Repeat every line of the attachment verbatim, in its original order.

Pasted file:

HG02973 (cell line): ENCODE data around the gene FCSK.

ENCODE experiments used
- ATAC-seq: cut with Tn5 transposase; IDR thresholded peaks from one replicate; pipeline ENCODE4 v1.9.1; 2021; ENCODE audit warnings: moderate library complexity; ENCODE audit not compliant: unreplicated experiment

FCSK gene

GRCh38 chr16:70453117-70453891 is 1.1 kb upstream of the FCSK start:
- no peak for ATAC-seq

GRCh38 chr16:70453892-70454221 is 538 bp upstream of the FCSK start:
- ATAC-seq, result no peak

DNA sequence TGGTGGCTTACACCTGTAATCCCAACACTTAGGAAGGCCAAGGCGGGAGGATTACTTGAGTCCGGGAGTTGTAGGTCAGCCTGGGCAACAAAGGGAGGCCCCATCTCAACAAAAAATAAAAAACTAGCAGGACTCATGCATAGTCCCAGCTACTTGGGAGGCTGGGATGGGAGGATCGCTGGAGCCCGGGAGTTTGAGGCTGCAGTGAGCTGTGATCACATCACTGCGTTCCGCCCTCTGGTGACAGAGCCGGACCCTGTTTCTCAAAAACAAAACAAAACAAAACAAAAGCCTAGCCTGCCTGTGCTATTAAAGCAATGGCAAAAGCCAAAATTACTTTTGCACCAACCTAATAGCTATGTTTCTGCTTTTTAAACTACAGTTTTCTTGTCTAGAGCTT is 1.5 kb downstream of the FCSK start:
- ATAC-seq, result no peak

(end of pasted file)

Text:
HG02973 (cell line): ENCODE data around the gene FCSK.

ENCODE experiments used
- ATAC-seq: cut with Tn5 transposase; IDR thresholded peaks from one replicate; pipeline ENCODE4 v1.9.1; 2021; ENCODE audit warnings: moderate library complexity; ENCODE audit not compliant: unreplicated experiment

FCSK gene

GRCh38 chr16:70453117-70453891 is 1.1 kb upstream of the FCSK start:
- no peak for ATAC-seq

GRCh38 chr16:70453892-70454221 is 538 bp upstream of the FCSK start:
- ATAC-seq, result no peak

DNA sequence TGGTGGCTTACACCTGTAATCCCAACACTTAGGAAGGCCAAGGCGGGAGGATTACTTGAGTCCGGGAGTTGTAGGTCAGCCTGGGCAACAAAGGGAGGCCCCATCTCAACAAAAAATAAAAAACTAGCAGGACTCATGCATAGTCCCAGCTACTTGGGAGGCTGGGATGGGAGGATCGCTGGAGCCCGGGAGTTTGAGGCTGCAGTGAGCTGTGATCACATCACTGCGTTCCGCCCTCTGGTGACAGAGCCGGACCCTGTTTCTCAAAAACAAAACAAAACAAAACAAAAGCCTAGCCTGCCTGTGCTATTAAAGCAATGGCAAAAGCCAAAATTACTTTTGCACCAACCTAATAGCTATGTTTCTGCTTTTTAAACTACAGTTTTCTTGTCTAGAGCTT is 1.5 kb downstream of the FCSK start:
- ATAC-seq, result no peak